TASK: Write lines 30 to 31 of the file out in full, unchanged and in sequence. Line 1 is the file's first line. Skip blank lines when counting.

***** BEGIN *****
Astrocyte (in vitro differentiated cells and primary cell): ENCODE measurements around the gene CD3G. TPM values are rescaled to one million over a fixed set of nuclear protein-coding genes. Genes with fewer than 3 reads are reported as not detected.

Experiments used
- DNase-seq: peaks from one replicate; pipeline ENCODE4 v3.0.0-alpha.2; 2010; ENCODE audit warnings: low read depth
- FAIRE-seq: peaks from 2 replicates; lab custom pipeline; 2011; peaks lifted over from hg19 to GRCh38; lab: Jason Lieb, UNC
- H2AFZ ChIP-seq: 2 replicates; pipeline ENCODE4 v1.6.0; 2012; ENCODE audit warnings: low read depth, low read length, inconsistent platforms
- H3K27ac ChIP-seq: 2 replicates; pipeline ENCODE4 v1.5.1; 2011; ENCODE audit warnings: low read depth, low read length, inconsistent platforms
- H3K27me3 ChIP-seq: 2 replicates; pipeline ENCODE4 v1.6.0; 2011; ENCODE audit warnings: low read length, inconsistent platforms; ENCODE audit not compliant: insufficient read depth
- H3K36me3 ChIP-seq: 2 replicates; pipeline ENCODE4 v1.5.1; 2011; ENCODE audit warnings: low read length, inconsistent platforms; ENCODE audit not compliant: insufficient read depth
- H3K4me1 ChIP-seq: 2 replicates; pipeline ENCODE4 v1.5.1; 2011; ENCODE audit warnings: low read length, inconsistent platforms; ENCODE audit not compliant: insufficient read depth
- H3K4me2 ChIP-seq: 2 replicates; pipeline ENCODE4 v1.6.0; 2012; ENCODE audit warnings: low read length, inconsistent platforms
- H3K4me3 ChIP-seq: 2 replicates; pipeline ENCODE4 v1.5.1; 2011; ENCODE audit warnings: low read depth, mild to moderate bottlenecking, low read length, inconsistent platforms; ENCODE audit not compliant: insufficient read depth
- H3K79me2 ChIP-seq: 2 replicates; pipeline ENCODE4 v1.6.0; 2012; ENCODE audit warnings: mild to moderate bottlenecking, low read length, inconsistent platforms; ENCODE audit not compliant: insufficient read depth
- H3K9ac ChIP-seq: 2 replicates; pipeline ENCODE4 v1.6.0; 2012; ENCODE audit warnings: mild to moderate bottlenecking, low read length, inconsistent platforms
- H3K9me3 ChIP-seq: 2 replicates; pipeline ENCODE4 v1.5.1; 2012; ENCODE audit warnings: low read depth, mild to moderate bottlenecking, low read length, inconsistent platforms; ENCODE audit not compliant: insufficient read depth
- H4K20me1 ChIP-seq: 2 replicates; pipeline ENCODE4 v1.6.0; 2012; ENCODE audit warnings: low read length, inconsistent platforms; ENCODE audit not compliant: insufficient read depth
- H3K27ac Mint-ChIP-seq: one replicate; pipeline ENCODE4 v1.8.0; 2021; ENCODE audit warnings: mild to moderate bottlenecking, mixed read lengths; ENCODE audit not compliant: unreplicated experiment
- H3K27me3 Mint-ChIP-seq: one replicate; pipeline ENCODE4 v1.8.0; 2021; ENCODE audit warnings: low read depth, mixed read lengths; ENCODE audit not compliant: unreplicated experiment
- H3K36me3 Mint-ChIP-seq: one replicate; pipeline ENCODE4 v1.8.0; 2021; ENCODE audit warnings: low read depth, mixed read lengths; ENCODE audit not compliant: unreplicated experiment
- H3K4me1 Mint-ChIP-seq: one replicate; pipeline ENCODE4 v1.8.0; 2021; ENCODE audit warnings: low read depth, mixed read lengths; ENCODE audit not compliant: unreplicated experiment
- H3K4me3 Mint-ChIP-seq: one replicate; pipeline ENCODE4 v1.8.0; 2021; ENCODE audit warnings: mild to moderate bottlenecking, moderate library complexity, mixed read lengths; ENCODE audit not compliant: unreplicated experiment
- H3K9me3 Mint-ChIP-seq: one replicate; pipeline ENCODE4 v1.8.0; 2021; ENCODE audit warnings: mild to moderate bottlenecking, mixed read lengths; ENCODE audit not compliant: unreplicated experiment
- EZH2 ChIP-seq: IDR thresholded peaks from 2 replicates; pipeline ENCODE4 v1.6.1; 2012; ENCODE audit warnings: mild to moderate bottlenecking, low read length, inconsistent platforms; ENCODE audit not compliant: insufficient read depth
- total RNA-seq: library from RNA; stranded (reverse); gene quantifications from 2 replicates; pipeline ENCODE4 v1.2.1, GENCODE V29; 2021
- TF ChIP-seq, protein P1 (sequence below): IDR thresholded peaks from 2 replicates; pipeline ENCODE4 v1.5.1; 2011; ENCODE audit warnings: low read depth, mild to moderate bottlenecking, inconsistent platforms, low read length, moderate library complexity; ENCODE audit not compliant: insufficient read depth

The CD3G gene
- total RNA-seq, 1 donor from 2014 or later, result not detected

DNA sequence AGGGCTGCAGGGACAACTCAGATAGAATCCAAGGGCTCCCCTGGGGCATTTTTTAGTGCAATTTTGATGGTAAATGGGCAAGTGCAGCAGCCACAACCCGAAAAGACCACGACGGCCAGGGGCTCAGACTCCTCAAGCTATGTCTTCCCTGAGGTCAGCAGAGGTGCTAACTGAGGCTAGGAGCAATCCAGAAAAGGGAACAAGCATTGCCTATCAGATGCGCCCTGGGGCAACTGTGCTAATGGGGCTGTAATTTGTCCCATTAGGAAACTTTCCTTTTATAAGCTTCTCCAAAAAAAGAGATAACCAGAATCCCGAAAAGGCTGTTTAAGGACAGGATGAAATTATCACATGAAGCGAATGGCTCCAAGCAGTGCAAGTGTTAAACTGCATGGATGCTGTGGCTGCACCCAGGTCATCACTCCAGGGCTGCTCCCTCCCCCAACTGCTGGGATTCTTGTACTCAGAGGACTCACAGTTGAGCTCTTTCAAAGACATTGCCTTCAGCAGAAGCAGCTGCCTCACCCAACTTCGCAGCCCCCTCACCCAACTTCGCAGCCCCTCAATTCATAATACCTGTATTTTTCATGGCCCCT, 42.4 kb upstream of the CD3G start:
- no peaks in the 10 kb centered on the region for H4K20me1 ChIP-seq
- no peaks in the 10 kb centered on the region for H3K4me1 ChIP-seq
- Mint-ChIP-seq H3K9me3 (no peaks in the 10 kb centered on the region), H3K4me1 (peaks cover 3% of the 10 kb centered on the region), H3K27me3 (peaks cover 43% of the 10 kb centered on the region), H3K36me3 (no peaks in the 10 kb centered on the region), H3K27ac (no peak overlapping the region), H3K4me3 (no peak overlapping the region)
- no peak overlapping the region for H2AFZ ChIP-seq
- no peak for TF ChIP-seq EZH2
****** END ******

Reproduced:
- Mint-ChIP-seq H3K9me3 (no peaks in the 10 kb centered on the region), H3K4me1 (peaks cover 3% of the 10 kb centered on the region), H3K27me3 (peaks cover 43% of the 10 kb centered on the region), H3K36me3 (no peaks in the 10 kb centered on the region), H3K27ac (no peak overlapping the region), H3K4me3 (no peak overlapping the region)
- no peak overlapping the region for H2AFZ ChIP-seq